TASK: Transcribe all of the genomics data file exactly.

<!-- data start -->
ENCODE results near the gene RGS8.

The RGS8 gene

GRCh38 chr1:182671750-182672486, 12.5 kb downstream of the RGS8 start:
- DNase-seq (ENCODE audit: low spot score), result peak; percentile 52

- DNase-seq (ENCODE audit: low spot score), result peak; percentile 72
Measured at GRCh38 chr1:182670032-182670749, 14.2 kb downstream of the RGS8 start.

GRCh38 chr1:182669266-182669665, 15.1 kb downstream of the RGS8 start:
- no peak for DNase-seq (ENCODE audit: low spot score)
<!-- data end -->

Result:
ENCODE results near the gene RGS8.

The RGS8 gene

GRCh38 chr1:182671750-182672486, 12.5 kb downstream of the RGS8 start:
- DNase-seq (ENCODE audit: low spot score), result peak; percentile 52

- DNase-seq (ENCODE audit: low spot score), result peak; percentile 72
Measured at GRCh38 chr1:182670032-182670749, 14.2 kb downstream of the RGS8 start.

GRCh38 chr1:182669266-182669665, 15.1 kb downstream of the RGS8 start:
- no peak for DNase-seq (ENCODE audit: low spot score)